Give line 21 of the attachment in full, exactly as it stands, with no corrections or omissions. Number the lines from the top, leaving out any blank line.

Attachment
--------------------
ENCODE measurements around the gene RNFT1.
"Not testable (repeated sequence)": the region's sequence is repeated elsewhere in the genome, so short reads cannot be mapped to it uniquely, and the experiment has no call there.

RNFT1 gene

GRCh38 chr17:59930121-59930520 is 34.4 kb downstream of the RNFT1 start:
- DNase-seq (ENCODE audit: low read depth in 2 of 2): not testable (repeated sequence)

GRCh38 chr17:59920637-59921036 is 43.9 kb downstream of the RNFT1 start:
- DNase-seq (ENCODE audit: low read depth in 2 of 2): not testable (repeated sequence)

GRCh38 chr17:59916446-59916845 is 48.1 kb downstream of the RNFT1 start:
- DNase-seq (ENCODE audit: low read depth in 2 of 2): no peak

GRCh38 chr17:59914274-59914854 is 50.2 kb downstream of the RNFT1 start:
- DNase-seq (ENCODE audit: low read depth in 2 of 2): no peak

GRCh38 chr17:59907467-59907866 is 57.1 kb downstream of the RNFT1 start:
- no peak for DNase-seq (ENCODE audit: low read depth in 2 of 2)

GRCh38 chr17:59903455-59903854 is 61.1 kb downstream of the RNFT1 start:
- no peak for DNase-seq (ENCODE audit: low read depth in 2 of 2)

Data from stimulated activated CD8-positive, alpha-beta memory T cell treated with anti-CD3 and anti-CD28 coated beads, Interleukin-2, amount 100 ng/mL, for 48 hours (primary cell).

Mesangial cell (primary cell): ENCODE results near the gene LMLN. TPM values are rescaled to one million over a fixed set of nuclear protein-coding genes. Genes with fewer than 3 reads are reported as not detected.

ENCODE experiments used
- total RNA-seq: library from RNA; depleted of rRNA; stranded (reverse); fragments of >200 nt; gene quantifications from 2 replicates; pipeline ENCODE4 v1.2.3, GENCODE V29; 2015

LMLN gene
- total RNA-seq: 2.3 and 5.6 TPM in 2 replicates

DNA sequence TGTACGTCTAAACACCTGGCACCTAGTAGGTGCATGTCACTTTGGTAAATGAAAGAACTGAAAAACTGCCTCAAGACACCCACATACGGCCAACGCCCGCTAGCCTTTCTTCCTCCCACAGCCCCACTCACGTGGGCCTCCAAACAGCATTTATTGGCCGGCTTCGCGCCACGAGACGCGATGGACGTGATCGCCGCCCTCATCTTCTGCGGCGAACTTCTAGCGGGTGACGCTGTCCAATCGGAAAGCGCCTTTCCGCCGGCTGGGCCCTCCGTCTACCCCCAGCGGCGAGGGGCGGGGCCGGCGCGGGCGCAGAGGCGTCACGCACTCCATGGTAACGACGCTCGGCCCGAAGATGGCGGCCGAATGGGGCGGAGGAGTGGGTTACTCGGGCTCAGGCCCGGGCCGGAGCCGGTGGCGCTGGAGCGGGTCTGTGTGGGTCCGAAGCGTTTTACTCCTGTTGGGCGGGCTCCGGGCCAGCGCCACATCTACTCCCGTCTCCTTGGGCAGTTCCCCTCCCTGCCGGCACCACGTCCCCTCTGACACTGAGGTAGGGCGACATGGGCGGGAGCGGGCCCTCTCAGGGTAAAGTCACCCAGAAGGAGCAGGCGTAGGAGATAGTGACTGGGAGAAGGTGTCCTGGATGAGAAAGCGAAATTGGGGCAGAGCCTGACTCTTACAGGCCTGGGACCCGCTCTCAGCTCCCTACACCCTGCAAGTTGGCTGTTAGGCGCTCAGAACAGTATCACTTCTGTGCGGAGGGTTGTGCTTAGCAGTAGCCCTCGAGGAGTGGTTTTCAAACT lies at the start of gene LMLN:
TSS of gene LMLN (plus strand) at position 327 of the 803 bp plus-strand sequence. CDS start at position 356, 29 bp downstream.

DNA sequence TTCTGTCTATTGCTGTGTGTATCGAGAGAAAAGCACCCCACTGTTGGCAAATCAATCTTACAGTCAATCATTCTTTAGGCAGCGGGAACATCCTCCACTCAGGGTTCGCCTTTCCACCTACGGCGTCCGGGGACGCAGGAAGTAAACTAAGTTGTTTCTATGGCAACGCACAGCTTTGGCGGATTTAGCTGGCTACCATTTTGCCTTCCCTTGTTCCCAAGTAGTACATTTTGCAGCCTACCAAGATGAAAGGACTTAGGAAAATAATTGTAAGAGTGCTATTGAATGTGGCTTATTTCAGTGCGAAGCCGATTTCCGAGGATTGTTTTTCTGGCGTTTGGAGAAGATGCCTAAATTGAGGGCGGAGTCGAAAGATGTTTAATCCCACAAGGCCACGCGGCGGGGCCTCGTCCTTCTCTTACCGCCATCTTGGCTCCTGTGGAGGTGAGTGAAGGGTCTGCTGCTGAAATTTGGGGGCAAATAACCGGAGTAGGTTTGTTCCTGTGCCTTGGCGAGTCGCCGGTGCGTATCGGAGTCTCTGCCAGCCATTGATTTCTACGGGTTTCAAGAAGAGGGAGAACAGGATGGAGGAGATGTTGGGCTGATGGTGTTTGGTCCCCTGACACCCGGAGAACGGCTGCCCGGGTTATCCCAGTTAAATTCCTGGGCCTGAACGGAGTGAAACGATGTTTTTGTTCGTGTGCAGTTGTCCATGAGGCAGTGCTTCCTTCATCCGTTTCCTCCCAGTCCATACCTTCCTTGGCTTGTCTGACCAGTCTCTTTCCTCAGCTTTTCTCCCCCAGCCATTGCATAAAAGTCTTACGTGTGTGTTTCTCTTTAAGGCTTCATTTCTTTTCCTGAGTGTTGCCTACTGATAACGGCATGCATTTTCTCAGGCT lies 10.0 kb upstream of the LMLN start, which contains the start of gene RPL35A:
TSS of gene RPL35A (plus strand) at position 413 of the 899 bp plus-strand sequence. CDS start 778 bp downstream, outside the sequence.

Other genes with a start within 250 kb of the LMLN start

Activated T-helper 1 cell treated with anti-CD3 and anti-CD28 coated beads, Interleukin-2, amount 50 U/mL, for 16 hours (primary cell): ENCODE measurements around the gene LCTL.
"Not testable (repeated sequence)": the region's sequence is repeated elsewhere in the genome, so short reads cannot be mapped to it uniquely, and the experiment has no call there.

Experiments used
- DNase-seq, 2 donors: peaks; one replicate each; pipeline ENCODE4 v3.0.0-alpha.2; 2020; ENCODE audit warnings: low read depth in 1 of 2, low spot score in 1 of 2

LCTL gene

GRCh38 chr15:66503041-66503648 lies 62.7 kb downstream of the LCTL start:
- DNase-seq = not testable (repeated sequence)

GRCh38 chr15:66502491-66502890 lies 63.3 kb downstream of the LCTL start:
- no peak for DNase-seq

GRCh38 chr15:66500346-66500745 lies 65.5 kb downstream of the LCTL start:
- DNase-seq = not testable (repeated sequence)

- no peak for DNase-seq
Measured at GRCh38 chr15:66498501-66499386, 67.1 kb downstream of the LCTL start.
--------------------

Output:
- total RNA-seq: 2.3 and 5.6 TPM in 2 replicates